There are examples of workers needing an accommodation at work in order to perform their job, and Ohio workers have a right to reasonable accommodations to perform their job despite a disability. Job changes and assistance are protected under the Americans with Disabilities Act (ADA).
If you are a qualified employee, which means you have the experience and education for the position, who is disabled, you could be legally entitled to reasonable accommodations. Workplaces who do not want to make accommodations have an obligation to prove that making the change would cause them undue hardship. Talk to a Columbus employment attorney to learn more.
Examples of Past Job Accommodations
Many wonder what qualifies for a reasonable accommodation at their Ohio workplace. In short, it means anything that makes it possible for a disabled worker to do their job effectively without creating an undue hardship for that person’s employer. Organizational size and how the work is accomplished is taken into account when determining if there is an undue hardship as a result of an accommodation.
Some reasonable accommodations that have been put in place in the past include the following:
- Modifications to existing workstations, including screen magnifiers, adjusting the size or height of office equipment, and installing communication enhancements.
- Job and shift changes, from adjusting schedules for medical appointments to allowing flexible scheduling.
- Skill tests have been modified, such as giving a person more time or providing the exam in another format. This could also be true for training days.
- Time off supplied for medical needs and treatments, or transferring an employee so they are closer to their medical provider.
- Hiring staff or temporary assistants to support the needs of disabled employees.
While these are past accommodations, there is no set list. If an employer thinks of something that could assist an employee, that could fall into a reasonable accommodation provided it is not overwhelmingly difficult for the company to absorb the cost.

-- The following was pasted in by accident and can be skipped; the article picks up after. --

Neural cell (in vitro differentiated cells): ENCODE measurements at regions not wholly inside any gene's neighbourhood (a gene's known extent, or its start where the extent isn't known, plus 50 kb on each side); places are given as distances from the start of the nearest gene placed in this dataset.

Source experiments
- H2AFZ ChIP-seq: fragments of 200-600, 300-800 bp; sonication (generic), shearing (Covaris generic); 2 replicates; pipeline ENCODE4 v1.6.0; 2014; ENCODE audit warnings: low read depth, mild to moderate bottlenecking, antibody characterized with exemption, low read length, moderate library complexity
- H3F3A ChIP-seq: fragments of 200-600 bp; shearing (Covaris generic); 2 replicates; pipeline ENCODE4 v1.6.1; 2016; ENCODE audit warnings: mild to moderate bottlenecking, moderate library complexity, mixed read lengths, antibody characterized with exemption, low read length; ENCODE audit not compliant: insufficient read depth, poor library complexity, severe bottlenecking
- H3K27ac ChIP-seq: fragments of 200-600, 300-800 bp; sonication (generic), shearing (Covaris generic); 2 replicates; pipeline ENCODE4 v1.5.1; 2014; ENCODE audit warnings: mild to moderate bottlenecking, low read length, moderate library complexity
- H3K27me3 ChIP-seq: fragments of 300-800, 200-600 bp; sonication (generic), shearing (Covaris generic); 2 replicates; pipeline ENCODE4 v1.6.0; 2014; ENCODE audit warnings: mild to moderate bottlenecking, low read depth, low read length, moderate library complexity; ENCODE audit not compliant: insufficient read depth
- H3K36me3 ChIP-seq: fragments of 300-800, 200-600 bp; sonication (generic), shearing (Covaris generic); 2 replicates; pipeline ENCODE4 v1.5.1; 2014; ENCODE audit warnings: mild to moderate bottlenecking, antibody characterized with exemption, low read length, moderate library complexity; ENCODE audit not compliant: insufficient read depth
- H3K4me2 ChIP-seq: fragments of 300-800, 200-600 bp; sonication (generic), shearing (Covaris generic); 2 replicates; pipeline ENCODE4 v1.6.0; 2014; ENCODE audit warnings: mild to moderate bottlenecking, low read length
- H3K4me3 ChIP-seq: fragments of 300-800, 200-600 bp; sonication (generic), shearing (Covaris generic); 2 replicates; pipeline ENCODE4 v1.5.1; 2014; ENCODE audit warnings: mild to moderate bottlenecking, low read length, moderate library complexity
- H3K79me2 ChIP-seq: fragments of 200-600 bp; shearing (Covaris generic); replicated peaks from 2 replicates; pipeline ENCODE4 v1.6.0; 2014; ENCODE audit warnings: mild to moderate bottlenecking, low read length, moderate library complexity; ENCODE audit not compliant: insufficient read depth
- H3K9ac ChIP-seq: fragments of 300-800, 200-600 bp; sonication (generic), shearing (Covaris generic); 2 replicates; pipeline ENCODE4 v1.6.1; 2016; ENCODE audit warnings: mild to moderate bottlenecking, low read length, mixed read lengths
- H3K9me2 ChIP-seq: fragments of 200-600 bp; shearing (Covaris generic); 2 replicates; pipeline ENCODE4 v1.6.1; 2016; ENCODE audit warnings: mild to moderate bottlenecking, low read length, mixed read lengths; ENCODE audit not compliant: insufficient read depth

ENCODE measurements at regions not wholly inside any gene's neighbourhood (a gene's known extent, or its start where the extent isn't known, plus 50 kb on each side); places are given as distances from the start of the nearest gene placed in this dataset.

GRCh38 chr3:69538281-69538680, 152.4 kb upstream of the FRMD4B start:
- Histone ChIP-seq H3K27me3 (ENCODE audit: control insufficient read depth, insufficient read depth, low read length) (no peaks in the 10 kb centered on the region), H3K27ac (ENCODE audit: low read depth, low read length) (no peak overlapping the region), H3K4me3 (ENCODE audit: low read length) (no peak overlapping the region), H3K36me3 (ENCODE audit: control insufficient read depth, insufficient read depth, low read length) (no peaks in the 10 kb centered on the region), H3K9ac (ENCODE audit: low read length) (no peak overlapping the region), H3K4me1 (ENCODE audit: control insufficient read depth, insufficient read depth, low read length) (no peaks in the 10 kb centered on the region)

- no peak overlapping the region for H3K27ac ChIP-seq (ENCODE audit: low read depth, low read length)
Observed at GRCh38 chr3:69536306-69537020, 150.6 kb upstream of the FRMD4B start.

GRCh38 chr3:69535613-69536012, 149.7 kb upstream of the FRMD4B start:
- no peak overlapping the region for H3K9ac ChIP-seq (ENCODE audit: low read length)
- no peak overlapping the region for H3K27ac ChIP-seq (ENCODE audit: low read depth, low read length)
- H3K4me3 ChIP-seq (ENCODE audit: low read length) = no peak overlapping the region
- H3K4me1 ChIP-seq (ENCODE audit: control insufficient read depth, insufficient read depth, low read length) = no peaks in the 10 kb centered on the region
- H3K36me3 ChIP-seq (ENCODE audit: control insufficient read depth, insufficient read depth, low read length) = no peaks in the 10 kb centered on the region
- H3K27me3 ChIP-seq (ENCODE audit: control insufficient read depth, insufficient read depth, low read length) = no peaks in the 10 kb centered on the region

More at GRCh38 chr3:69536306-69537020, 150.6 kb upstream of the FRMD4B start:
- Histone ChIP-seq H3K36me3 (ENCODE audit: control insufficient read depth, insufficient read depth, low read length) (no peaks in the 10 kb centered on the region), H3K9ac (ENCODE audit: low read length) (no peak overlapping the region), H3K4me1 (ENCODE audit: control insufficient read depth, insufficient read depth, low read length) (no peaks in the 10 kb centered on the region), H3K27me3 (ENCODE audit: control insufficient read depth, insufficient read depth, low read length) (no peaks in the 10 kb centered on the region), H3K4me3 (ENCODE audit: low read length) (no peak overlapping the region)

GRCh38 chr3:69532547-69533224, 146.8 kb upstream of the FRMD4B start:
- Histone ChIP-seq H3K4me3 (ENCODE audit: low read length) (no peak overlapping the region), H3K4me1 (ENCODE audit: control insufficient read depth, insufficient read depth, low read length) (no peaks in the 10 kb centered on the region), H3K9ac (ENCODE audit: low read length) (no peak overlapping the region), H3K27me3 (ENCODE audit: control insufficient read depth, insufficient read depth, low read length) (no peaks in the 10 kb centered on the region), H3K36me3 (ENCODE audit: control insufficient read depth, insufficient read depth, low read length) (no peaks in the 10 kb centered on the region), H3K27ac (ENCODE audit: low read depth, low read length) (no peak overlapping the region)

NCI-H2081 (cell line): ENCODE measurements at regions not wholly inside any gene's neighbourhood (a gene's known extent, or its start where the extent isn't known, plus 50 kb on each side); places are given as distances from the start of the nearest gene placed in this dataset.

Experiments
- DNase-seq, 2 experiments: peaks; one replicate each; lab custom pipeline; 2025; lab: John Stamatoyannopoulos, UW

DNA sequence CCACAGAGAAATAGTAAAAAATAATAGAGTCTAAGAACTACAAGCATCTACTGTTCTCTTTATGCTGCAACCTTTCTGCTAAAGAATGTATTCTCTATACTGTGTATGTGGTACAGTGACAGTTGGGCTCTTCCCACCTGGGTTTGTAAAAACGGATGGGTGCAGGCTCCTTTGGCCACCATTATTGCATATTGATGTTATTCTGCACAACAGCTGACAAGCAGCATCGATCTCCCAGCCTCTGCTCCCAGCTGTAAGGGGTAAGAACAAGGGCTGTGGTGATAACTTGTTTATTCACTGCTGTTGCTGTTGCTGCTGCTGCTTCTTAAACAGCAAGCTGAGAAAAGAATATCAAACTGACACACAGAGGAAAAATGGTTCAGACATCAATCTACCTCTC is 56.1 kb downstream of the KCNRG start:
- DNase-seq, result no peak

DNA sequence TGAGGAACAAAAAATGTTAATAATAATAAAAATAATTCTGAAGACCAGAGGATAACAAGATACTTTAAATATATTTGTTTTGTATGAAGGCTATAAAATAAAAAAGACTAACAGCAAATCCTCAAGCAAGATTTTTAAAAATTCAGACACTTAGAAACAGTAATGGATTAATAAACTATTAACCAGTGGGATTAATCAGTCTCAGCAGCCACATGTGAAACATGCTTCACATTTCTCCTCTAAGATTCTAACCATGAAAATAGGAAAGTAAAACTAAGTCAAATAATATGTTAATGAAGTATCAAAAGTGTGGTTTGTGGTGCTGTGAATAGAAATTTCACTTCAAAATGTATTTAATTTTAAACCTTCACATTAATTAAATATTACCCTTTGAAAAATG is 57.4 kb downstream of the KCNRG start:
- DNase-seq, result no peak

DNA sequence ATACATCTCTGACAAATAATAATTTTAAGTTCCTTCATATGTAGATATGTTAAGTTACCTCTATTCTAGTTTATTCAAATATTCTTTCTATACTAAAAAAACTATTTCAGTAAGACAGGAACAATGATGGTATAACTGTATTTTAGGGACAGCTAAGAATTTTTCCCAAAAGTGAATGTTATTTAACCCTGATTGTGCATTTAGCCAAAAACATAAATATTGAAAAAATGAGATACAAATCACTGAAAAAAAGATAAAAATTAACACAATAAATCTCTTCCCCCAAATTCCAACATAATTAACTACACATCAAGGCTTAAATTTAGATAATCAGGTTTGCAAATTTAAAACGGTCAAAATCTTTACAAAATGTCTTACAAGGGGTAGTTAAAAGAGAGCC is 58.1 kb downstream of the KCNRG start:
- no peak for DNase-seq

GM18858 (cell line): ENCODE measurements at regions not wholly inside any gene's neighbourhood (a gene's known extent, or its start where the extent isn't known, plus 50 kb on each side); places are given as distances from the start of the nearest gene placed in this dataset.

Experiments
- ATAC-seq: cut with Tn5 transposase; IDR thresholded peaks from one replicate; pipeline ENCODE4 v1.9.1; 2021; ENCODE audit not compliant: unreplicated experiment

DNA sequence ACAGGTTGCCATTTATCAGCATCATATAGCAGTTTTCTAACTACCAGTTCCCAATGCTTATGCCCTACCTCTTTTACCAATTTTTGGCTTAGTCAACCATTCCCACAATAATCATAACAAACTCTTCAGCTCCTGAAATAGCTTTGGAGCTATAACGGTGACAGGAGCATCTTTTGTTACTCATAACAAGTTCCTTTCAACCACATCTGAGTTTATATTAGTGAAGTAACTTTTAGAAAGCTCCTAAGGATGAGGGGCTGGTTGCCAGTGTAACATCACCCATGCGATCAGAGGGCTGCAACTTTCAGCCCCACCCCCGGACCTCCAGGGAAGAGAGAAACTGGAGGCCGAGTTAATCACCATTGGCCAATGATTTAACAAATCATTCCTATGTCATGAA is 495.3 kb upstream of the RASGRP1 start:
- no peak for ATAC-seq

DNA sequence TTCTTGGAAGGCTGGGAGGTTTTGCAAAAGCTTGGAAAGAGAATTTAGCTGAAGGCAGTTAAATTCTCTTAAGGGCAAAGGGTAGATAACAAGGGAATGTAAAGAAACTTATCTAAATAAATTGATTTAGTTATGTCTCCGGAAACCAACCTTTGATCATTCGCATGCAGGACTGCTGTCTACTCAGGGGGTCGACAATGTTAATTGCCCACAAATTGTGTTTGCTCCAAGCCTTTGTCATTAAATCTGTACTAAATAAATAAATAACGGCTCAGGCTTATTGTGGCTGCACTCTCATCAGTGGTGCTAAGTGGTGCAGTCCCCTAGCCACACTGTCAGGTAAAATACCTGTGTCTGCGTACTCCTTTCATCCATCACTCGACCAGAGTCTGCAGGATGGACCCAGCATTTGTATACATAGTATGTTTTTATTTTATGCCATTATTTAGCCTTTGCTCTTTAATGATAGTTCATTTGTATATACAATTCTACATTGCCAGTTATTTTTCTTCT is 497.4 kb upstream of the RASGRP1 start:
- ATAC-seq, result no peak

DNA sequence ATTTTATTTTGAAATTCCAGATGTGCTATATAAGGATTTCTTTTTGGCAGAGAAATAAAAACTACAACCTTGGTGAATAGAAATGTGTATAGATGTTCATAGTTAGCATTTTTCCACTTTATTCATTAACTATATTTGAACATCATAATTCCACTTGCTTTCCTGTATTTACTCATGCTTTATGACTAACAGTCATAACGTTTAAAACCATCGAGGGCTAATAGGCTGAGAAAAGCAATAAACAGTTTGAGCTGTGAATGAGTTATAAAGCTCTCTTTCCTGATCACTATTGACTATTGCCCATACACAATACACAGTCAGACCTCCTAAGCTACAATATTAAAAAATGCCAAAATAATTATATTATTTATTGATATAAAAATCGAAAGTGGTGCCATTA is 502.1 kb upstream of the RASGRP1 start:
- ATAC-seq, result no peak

You Have Rights
An attorney can help you determine if you have a right to a reasonable accommodation. They can also assess the past behavior of your employer to see if there has been a history of denying employees their rights under the ADA. Share any documentation you have with your lawyer so they can get a full understanding of the situation. This could include potential accommodation ideas you have shared with your supervisor.
Once a Columbus employment attorney has analyzed your case, they can strategize the best path forward. An attorney can successfully argue why the accommodation is needed in order for you to perform your job. They can also point to the cost of the accommodation and the impact that would have on the finances of a company.
Do you believe you have a right to a reasonable accommodation but have been denied by your Ohio employer? Contact the lawyers at Coffman Legal LLC today. We are strong and committed advocates for all Ohio workers and use our experience and knowledge to help you. Call 614-949-1181 for a free and confidential consultation.